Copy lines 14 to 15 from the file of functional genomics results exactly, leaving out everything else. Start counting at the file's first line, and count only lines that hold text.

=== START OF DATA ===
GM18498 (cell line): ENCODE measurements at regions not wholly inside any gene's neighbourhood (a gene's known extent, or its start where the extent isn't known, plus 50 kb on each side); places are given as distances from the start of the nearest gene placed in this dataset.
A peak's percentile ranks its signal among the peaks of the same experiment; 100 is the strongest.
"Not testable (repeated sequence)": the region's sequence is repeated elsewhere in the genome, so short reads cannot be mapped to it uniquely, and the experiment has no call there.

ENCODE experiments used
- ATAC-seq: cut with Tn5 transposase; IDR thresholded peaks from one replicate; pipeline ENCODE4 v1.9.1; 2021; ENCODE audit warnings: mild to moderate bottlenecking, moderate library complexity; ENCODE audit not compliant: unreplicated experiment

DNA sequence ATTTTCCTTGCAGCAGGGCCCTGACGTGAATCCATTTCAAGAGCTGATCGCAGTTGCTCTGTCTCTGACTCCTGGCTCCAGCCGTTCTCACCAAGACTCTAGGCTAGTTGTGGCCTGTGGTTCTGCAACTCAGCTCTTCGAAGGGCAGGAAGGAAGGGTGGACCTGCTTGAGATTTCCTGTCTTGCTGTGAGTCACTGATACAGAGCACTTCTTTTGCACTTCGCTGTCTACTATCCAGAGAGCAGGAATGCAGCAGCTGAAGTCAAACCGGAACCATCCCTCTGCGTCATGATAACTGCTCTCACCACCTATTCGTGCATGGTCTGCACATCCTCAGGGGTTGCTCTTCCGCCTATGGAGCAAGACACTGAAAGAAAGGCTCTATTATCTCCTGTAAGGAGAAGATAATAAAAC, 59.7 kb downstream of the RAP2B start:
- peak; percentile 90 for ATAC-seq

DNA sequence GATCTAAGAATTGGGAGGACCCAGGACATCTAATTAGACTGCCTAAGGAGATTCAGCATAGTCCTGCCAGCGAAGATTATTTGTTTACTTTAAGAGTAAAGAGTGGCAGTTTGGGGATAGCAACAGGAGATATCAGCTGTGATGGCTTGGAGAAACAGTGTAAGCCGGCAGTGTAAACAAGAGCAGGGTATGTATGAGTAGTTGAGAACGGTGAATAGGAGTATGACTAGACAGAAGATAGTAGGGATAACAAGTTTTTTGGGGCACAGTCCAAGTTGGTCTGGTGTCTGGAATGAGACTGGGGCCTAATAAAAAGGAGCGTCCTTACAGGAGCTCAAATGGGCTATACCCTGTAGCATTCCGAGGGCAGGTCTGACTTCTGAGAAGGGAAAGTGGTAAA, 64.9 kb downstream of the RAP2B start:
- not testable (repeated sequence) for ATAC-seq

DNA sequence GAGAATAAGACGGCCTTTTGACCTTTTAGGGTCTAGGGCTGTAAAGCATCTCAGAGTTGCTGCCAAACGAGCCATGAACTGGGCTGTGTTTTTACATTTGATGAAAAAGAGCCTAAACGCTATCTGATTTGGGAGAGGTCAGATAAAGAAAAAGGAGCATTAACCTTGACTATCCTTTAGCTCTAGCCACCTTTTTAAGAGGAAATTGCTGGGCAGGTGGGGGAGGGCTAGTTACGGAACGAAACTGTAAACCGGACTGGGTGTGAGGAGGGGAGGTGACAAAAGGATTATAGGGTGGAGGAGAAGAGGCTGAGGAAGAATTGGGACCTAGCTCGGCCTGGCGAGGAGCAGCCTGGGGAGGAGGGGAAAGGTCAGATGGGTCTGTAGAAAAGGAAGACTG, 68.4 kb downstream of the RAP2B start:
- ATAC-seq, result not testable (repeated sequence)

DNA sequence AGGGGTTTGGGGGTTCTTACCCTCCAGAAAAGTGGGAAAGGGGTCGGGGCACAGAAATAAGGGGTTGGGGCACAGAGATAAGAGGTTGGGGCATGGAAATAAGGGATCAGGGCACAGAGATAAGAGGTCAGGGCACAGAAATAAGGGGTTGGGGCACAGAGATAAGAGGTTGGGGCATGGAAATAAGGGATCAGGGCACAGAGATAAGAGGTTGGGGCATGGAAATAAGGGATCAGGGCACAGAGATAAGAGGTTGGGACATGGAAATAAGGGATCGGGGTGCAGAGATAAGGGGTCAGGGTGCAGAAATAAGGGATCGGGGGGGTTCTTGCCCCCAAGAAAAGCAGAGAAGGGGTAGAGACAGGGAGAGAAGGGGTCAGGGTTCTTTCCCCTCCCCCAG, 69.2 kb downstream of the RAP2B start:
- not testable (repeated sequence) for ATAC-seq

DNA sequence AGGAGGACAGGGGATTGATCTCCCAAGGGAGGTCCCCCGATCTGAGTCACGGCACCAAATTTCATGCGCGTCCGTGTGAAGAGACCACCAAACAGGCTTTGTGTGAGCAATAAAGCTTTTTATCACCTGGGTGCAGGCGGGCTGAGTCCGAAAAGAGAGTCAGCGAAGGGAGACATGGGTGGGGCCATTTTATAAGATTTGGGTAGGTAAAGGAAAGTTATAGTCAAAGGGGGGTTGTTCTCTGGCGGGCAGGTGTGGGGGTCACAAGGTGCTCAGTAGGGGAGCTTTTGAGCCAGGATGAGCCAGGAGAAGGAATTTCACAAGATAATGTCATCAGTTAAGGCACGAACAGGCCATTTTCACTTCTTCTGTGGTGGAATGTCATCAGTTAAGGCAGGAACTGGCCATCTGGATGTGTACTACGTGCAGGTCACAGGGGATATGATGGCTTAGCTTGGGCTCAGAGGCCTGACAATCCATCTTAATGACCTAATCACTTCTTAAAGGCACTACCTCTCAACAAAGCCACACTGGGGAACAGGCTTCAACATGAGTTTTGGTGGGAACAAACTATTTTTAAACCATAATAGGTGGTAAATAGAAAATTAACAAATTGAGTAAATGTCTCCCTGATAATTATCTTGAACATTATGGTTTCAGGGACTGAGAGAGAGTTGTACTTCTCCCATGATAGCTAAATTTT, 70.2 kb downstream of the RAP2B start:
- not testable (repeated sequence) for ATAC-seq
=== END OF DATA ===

DNA sequence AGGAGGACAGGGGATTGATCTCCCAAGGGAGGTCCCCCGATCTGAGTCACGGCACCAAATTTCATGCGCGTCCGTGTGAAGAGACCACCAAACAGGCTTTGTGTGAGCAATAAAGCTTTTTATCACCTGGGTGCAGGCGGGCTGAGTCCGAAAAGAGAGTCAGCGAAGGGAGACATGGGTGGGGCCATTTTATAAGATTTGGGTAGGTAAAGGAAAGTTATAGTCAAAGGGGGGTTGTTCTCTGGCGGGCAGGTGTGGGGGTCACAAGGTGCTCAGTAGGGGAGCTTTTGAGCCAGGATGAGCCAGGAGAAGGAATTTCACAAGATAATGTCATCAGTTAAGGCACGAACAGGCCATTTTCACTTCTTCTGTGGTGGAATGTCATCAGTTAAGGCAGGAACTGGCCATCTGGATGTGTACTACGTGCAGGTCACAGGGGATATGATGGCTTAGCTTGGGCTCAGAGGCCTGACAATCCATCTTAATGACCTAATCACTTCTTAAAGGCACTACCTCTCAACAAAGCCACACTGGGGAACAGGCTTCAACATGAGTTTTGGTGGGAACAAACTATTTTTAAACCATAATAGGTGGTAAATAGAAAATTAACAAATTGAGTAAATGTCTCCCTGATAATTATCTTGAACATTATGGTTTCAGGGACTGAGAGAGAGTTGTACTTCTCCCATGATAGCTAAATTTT, 70.2 kb downstream of the RAP2B start:
- not testable (repeated sequence) for ATAC-seq